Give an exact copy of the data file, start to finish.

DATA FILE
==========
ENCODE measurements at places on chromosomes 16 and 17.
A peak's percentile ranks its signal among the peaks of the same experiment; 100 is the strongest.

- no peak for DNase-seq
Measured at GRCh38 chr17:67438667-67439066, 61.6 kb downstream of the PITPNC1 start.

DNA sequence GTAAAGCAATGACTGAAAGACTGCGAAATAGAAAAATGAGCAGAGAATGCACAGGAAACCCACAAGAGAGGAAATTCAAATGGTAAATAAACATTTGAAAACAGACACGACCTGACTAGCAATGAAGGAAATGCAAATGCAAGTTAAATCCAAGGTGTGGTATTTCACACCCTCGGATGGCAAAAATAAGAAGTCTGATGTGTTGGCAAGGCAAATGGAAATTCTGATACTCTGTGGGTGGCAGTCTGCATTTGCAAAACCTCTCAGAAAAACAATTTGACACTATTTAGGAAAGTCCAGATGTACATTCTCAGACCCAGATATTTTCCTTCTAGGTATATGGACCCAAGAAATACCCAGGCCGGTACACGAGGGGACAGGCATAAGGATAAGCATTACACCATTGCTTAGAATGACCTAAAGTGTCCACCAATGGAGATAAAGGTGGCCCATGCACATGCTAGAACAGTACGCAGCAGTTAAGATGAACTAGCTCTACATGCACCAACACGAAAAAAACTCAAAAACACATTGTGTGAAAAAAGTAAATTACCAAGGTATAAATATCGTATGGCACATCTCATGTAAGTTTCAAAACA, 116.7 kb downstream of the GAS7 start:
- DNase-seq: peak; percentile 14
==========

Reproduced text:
ENCODE measurements at places on chromosomes 16 and 17.
A peak's percentile ranks its signal among the peaks of the same experiment; 100 is the strongest.

- no peak for DNase-seq
Measured at GRCh38 chr17:67438667-67439066, 61.6 kb downstream of the PITPNC1 start.

DNA sequence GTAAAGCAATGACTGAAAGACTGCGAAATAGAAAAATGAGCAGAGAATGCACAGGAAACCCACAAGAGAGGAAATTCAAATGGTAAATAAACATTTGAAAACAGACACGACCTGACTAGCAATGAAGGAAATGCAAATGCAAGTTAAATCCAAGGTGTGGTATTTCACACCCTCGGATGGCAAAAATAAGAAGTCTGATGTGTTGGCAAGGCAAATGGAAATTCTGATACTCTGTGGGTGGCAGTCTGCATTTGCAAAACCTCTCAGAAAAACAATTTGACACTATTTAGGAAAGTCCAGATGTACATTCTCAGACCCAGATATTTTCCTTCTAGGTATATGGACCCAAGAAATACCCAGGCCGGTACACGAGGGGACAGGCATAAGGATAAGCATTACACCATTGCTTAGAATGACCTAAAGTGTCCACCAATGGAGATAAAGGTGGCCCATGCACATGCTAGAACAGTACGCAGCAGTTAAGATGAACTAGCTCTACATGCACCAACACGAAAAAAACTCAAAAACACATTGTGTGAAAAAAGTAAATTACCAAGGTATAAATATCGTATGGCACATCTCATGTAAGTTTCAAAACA, 116.7 kb downstream of the GAS7 start:
- DNase-seq: peak; percentile 14